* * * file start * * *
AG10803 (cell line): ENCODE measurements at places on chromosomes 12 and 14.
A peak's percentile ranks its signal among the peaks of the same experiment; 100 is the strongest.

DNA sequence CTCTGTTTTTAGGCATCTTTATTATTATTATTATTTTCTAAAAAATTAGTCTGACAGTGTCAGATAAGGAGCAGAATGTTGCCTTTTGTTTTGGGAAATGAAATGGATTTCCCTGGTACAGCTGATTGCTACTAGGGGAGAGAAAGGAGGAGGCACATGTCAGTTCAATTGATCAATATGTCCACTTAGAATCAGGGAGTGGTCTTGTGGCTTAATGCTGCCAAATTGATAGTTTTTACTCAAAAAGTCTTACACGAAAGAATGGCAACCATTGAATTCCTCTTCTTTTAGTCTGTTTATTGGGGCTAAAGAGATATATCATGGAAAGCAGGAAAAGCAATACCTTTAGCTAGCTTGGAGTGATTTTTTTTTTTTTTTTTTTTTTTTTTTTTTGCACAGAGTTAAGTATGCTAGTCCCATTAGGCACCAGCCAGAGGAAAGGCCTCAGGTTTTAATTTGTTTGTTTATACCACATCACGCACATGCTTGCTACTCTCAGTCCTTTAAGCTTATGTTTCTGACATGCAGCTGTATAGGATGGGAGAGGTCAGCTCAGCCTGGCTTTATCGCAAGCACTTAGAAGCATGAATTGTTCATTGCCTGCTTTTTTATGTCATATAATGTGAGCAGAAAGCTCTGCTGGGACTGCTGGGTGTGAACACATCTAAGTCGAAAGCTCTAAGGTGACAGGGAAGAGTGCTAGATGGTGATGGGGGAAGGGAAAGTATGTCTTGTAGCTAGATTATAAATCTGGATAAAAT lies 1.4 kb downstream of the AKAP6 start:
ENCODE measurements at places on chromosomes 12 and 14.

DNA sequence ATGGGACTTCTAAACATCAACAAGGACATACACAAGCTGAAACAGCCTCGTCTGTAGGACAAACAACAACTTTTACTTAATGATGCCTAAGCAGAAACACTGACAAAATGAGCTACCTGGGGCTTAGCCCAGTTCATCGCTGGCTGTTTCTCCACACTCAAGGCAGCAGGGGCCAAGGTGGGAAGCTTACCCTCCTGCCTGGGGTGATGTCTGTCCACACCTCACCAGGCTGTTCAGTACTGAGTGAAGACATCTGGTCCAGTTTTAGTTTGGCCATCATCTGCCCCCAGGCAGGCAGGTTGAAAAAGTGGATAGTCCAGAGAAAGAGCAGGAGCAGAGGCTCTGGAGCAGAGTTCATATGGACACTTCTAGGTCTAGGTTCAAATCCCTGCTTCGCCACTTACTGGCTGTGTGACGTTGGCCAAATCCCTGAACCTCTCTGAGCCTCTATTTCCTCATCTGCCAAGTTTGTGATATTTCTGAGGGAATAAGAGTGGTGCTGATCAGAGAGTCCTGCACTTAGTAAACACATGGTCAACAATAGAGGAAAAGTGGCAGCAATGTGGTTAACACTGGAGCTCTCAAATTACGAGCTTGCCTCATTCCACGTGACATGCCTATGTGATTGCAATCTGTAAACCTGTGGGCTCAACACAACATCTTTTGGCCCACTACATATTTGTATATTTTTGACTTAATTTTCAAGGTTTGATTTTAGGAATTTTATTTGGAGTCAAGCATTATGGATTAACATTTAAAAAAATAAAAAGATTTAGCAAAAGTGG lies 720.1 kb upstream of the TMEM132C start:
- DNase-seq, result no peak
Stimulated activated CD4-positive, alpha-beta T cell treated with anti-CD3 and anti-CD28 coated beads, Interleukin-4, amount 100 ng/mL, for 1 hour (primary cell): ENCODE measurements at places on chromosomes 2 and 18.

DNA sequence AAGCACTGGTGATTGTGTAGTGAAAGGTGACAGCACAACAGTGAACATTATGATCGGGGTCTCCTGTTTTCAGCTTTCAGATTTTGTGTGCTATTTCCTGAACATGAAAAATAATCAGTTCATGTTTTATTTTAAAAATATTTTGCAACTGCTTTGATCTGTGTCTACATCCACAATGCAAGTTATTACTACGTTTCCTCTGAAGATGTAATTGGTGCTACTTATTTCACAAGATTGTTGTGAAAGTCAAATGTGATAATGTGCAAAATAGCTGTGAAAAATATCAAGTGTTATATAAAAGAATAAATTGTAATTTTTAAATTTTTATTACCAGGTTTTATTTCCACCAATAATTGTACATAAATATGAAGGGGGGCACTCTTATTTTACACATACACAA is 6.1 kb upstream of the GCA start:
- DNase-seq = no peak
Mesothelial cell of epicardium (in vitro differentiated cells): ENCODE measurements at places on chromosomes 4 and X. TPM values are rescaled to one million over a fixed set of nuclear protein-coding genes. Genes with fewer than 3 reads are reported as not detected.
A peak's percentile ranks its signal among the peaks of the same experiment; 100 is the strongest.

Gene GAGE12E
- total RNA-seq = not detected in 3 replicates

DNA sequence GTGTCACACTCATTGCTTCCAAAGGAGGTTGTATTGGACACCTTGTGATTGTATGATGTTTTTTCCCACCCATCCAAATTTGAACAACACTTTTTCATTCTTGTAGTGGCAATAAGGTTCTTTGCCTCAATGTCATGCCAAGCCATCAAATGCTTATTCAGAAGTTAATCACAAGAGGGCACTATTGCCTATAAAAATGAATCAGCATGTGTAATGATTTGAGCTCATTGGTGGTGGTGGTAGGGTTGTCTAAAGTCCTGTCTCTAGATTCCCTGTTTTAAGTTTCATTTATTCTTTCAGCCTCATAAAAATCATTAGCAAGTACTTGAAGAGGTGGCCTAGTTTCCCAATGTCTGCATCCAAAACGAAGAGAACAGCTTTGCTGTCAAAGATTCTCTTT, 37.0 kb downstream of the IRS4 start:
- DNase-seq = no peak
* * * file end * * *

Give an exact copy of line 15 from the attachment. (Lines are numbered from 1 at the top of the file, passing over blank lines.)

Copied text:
- DNase-seq = no peak